Espinosa worked through his Christmas vacation so that BASIC
(the built-in computer language) could ship with the computer.
The team pushed ahead to complete the new Apple in time to
display it at the First West Coast Computer Faire in April, 1977. At
this time, the name “Apple II” was chosen for the new model. The
Apple II computer debuted at the convention and included many
innovations. The “motherboard” was far simpler and more elegantly
designed than that of any previous computer, and the ease of
connecting the Apple II to a television screen made it that much
more attractive to consumers.
Consequences
The introduction of the Apple II computer launched what was to
be a wave of new computers aimed at the home and small-business
markets.Within a few months of the Apple II’s introduction, Commodore
introduced its PET computer and Tandy Corporation/Radio
Shack brought out its TRS-80. Apple continued to increase the
types of things that its computers could do and worked out a distribution
deal with the new ComputerLand chain of stores.
In December, 1977, Wozniak began work on creating a floppy
disk system for the Apple II. (Afloppy disk is a small, flexible plastic
disk coated with magnetic material. The magnetized surface enables
computer data to be stored on the disk.) The cassette tape storage
on which all personal computers then depended was slow and
unreliable. Floppy disks, which had been introduced for larger computers
by the International Business Machines (IBM) Corporation in
1970, were fast and reliable. As he did with everything that interested
him,Wozniak spent almost all of his time learning about and
designing a floppy disk drive. When the final drive shipped in June,
1978, it made possible development of more powerful software for
the computer.
By 1980, Apple had sold 130,000 Apple II’s. That year, the company
went public, and Jobs and Wozniak, among others, became
wealthy. Three years later, Apple became the youngest company to
make the Fortune 500 list of the largest industrial companies. By
then, IBM had entered the personal computer field and had begun
to dominate it, but the Apple II’s earlier success ensured that personal
computers would not be a market fad. By the end of the
1980’s, 35 million personal computers would be in use.



                                                                     Steven Jobs




While IBM and other corporations were devoting massive
resources and talent to designing a small computer in 1975,
Steven Paul Jobs and Stephen Wozniak, members of the tiny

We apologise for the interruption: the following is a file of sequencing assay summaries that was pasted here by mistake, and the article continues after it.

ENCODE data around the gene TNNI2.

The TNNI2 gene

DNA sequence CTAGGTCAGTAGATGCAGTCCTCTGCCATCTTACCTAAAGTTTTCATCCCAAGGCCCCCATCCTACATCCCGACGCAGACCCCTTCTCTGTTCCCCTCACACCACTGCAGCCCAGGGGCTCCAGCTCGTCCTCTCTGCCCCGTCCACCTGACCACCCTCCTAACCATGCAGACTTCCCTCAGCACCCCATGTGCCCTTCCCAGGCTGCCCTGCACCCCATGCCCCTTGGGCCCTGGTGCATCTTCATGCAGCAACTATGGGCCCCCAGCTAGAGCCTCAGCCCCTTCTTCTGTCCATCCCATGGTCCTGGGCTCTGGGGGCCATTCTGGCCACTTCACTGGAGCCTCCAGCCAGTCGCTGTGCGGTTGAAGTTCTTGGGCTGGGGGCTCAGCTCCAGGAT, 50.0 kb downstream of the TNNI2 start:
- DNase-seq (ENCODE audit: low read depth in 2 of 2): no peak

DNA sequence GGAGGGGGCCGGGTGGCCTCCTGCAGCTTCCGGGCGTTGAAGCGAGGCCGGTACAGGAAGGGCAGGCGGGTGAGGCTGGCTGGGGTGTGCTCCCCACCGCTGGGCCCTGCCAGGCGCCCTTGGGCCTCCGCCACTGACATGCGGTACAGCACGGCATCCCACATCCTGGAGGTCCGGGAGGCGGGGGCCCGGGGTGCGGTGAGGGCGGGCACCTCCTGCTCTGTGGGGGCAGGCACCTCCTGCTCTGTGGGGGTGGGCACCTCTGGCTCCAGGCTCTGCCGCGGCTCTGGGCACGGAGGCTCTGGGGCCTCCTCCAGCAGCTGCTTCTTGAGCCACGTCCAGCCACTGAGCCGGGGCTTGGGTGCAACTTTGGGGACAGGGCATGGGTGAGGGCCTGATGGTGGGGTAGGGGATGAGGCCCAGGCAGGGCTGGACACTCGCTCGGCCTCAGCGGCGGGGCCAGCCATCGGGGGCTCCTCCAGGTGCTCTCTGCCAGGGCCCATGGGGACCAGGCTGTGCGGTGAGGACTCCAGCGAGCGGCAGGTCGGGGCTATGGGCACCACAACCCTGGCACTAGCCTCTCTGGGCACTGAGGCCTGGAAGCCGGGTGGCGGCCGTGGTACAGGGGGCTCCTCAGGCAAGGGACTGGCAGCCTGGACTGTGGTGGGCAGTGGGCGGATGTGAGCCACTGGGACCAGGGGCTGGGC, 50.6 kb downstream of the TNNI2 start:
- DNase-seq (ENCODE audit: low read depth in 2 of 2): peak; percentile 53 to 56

Homebrew Computer Club, put together the first truly userfriendly
personal computer in Wozniak’s home. Jobs admitted
later that “Woz” was the engineering brains. Jobs himself was
the brains of design and marketing. Both had to scrape together
money for the project from their small salaries as low-level electronics
workers. Within eight years, Jobs headed the most progressive
company in the new personal computer industry and
was worth an estimated $210 million.
Little in his background foretold such fast, large material
success. Jobs was born in 1955 and became an orphan. Adopted
by Paul and Clara Jobs, he grew up in California towns near the
area that became known as Silicon Valley. He did not like school
much and was considered a loner, albeit one who always had a
distinctive way of thinking about things. Still in high school, he
impressed William Hewlett, founder of Hewlett-Packard in
Palo Alto, and won a summer job at the company, as well as
some free equipment for one of his school projects.
However, he dropped out of Reed College after one semester
and became a hippie. He studied philosophy and Chinese
and Indian mysticism. He became a vegetarian and practiced
meditation. He even shaved his head and traveled to India on a
spiritual pilgrimage. When he returned to America, however,
he also returned to his interest in electronics and computers.
Through various jobs at his original company, Apple, and elsewhere,
he stayed there.


See also : BINAC computer ; Colossus computer ; ENIAC computer ; Floppy disk ; Hard disk ; IBM Model 1401 Computer ; Personal computer  ; Wikipedia - Steven Jobs